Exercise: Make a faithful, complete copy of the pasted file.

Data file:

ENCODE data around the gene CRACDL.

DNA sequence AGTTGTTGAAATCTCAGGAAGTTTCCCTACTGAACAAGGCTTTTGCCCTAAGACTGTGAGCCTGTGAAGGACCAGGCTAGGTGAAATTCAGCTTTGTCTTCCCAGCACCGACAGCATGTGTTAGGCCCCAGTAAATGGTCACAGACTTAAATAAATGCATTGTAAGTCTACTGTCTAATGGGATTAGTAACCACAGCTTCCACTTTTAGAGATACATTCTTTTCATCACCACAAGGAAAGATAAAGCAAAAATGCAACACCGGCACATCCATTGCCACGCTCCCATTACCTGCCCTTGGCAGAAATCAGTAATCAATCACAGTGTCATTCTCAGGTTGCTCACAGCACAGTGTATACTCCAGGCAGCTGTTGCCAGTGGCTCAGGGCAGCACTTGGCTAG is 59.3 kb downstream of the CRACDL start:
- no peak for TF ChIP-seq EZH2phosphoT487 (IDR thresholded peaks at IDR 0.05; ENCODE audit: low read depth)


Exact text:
ENCODE data around the gene CRACDL.

DNA sequence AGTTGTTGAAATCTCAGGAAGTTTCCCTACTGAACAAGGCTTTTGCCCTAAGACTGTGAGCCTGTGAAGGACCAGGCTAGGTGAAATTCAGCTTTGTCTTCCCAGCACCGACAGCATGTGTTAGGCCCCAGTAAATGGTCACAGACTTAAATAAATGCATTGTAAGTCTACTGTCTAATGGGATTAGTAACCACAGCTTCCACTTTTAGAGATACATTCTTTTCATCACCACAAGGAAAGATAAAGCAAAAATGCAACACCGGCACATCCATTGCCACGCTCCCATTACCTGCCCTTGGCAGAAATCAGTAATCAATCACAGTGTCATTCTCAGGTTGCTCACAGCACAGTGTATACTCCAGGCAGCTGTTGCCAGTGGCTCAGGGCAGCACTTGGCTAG is 59.3 kb downstream of the CRACDL start:
- no peak for TF ChIP-seq EZH2phosphoT487 (IDR thresholded peaks at IDR 0.05; ENCODE audit: low read depth)